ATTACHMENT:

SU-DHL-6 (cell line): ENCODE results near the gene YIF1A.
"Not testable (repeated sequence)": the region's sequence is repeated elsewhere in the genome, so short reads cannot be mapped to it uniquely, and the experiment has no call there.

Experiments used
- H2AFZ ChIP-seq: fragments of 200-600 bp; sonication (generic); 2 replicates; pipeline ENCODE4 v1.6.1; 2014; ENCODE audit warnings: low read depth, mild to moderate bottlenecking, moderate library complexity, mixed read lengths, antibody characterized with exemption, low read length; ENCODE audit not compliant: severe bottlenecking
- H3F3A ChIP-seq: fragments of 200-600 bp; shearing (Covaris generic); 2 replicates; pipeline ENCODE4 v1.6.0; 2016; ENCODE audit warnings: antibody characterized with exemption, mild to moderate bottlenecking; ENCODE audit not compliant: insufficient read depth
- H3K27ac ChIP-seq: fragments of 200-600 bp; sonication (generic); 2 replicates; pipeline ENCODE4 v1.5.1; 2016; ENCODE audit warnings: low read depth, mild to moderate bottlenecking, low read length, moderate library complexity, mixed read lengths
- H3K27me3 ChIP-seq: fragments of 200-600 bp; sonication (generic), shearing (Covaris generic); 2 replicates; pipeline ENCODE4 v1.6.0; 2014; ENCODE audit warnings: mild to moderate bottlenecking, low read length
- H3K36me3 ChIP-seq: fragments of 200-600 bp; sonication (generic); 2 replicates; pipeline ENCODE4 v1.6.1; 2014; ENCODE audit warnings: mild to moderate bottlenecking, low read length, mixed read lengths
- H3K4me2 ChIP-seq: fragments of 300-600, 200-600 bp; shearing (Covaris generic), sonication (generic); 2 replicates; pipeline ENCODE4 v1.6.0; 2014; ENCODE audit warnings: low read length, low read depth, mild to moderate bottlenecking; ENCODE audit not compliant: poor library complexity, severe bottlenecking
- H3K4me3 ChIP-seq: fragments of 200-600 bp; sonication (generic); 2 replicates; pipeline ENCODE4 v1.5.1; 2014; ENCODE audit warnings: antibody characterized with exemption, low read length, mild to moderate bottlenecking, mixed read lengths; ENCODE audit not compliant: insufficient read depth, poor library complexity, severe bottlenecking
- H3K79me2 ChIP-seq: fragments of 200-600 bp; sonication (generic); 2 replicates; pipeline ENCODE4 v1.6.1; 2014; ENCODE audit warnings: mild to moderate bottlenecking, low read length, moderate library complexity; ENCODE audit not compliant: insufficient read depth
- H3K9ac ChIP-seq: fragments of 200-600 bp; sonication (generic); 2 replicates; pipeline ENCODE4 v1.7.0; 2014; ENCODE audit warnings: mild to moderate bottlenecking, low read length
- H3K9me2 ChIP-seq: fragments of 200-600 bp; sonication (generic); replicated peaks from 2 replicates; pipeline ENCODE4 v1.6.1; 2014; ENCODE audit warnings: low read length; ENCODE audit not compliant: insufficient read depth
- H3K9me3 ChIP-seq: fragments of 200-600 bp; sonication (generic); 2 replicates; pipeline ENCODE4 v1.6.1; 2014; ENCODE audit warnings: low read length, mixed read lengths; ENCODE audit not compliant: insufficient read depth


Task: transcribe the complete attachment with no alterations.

SU-DHL-6 (cell line): ENCODE results near the gene YIF1A.
"Not testable (repeated sequence)": the region's sequence is repeated elsewhere in the genome, so short reads cannot be mapped to it uniquely, and the experiment has no call there.

Experiments used
- H2AFZ ChIP-seq: fragments of 200-600 bp; sonication (generic); 2 replicates; pipeline ENCODE4 v1.6.1; 2014; ENCODE audit warnings: low read depth, mild to moderate bottlenecking, moderate library complexity, mixed read lengths, antibody characterized with exemption, low read length; ENCODE audit not compliant: severe bottlenecking
- H3F3A ChIP-seq: fragments of 200-600 bp; shearing (Covaris generic); 2 replicates; pipeline ENCODE4 v1.6.0; 2016; ENCODE audit warnings: antibody characterized with exemption, mild to moderate bottlenecking; ENCODE audit not compliant: insufficient read depth
- H3K27ac ChIP-seq: fragments of 200-600 bp; sonication (generic); 2 replicates; pipeline ENCODE4 v1.5.1; 2016; ENCODE audit warnings: low read depth, mild to moderate bottlenecking, low read length, moderate library complexity, mixed read lengths
- H3K27me3 ChIP-seq: fragments of 200-600 bp; sonication (generic), shearing (Covaris generic); 2 replicates; pipeline ENCODE4 v1.6.0; 2014; ENCODE audit warnings: mild to moderate bottlenecking, low read length
- H3K36me3 ChIP-seq: fragments of 200-600 bp; sonication (generic); 2 replicates; pipeline ENCODE4 v1.6.1; 2014; ENCODE audit warnings: mild to moderate bottlenecking, low read length, mixed read lengths
- H3K4me2 ChIP-seq: fragments of 300-600, 200-600 bp; shearing (Covaris generic), sonication (generic); 2 replicates; pipeline ENCODE4 v1.6.0; 2014; ENCODE audit warnings: low read length, low read depth, mild to moderate bottlenecking; ENCODE audit not compliant: poor library complexity, severe bottlenecking
- H3K4me3 ChIP-seq: fragments of 200-600 bp; sonication (generic); 2 replicates; pipeline ENCODE4 v1.5.1; 2014; ENCODE audit warnings: antibody characterized with exemption, low read length, mild to moderate bottlenecking, mixed read lengths; ENCODE audit not compliant: insufficient read depth, poor library complexity, severe bottlenecking
- H3K79me2 ChIP-seq: fragments of 200-600 bp; sonication (generic); 2 replicates; pipeline ENCODE4 v1.6.1; 2014; ENCODE audit warnings: mild to moderate bottlenecking, low read length, moderate library complexity; ENCODE audit not compliant: insufficient read depth
- H3K9ac ChIP-seq: fragments of 200-600 bp; sonication (generic); 2 replicates; pipeline ENCODE4 v1.7.0; 2014; ENCODE audit warnings: mild to moderate bottlenecking, low read length
- H3K9me2 ChIP-seq: fragments of 200-600 bp; sonication (generic); replicated peaks from 2 replicates; pipeline ENCODE4 v1.6.1; 2014; ENCODE audit warnings: low read length; ENCODE audit not compliant: insufficient read depth
- H3K9me3 ChIP-seq: fragments of 200-600 bp; sonication (generic); 2 replicates; pipeline ENCODE4 v1.6.1; 2014; ENCODE audit warnings: low read length, mixed read lengths; ENCODE audit not compliant: insufficient read depth